Git worktree


git worktree rocks.

I was so sure I had already written about this that I went looking for this post. Except that I had not already done that, so I found nothing.

So… git worktree. Much like sliced bread.

The main selling point is: keep multiple working directories out of a single repository, so that we can work on them in parallel.

Many people praise this for being able to quickly work on a critical fix in a branch without having to mess with their current working directory. The stuff that was mainly addressed with git stash up to some time ago, except that now it seems everybody secretly hated that.

For starters, I think that git stash is cool. Maybe outdated by multiple working trees, but still cool.

Second, I’m the main consumer of my stuff. OK, the only consumer of my stuff. So I don’t have this urge to fix stuff in older branches and save the day. But still git worktree is extremely useful.

Consider, for example, Codeberg Pages. Many times we keep sources for a static generator in the main branch, while the published stuff lives in the pages branch. So… why not have both checked out at the same time?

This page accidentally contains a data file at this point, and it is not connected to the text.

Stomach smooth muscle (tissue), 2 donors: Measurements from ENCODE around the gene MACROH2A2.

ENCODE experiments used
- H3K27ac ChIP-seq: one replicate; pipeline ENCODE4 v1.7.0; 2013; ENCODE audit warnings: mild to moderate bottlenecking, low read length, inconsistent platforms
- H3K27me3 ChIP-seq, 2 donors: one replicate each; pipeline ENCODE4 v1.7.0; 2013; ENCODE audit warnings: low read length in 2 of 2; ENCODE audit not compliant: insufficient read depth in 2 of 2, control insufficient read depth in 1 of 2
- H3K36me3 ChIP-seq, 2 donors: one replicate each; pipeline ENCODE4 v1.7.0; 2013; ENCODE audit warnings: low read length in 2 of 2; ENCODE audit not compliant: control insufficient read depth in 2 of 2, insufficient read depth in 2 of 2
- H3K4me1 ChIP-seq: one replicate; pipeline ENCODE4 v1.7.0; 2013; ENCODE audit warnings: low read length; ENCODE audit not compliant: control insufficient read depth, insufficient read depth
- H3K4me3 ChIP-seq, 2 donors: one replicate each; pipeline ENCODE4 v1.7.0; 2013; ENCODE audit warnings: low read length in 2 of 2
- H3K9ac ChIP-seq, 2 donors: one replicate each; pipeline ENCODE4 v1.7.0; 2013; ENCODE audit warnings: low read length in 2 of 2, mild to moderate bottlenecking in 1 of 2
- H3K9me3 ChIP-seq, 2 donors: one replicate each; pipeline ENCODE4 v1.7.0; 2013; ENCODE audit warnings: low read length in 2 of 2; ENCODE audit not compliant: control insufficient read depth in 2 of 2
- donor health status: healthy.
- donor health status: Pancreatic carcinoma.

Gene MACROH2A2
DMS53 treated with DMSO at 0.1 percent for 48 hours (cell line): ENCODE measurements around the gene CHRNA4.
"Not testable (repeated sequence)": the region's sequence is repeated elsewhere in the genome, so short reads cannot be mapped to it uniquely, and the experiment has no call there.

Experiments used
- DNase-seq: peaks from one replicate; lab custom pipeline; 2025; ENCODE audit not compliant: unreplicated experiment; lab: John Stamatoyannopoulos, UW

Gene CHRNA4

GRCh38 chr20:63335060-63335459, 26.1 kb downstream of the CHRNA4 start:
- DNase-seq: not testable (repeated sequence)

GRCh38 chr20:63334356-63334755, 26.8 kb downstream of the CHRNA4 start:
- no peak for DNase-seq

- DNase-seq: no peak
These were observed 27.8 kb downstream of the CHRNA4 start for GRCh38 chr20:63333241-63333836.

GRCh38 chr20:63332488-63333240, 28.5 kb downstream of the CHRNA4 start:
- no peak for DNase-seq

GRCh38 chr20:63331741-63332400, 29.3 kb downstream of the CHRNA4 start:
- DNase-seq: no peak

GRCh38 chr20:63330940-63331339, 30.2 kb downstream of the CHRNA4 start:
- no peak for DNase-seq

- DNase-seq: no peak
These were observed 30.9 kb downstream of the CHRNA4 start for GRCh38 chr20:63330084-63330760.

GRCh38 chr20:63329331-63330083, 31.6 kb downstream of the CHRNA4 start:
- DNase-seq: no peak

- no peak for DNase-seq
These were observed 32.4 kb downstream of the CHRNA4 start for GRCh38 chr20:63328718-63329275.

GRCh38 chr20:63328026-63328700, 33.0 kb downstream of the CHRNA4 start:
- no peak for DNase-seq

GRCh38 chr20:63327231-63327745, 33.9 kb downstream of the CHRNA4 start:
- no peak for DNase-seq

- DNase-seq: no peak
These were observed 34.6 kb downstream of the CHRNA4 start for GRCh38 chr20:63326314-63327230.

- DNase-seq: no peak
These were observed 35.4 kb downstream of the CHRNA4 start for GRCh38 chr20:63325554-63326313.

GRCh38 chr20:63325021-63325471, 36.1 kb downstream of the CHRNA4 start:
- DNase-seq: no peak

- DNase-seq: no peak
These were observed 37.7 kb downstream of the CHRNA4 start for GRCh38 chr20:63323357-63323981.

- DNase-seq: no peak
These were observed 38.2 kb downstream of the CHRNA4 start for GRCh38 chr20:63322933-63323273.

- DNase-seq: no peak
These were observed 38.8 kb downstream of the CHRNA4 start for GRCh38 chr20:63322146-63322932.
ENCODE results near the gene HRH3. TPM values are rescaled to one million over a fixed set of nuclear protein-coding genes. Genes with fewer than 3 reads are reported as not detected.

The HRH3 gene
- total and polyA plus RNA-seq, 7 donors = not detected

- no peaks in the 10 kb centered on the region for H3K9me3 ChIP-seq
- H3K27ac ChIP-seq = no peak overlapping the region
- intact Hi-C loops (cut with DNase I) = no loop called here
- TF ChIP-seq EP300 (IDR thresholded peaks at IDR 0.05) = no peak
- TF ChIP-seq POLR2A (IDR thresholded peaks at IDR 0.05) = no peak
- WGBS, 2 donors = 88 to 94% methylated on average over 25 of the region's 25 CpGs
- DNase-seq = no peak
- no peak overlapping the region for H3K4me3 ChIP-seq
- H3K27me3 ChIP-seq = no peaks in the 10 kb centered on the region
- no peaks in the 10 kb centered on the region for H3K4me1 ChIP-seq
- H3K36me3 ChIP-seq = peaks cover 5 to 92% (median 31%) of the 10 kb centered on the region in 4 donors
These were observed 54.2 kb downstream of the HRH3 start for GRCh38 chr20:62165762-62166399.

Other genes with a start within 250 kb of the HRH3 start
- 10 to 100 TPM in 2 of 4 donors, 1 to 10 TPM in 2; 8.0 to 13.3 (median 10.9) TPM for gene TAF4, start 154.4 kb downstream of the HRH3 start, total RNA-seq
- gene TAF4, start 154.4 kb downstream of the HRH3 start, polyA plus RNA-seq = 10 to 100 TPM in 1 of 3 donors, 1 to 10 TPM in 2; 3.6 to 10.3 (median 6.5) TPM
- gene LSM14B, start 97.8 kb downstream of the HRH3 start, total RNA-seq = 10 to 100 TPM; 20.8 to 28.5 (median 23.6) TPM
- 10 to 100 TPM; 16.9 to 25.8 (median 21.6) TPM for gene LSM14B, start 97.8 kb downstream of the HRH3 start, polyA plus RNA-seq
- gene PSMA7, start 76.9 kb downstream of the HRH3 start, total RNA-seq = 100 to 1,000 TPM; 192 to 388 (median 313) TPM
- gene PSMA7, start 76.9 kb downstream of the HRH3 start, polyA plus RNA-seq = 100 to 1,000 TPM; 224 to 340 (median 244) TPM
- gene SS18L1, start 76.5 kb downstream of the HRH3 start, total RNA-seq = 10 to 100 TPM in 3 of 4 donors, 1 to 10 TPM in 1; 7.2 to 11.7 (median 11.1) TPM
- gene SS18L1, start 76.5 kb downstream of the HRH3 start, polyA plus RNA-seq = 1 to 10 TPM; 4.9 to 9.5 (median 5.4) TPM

Keeping in mind that we can only checkout a branch only once (i.e. we can’t have to separate working directories for e.g. branch main), we can do as little as:

git worktree add somepath somebranch

As an example, in a Jekyll project hosted in Codeberg Pages we might do the following:

rm -rf _site
git worktree add _site pages

Now every time we regenerate the site locally, the changes get directly inside the working directory aligned with the pages branch. When we’re ready… we can just go into that working directory, commit and push:

cd _site
git add .
git commit -m 'Regenerate site'
git push


Stay safe folks!

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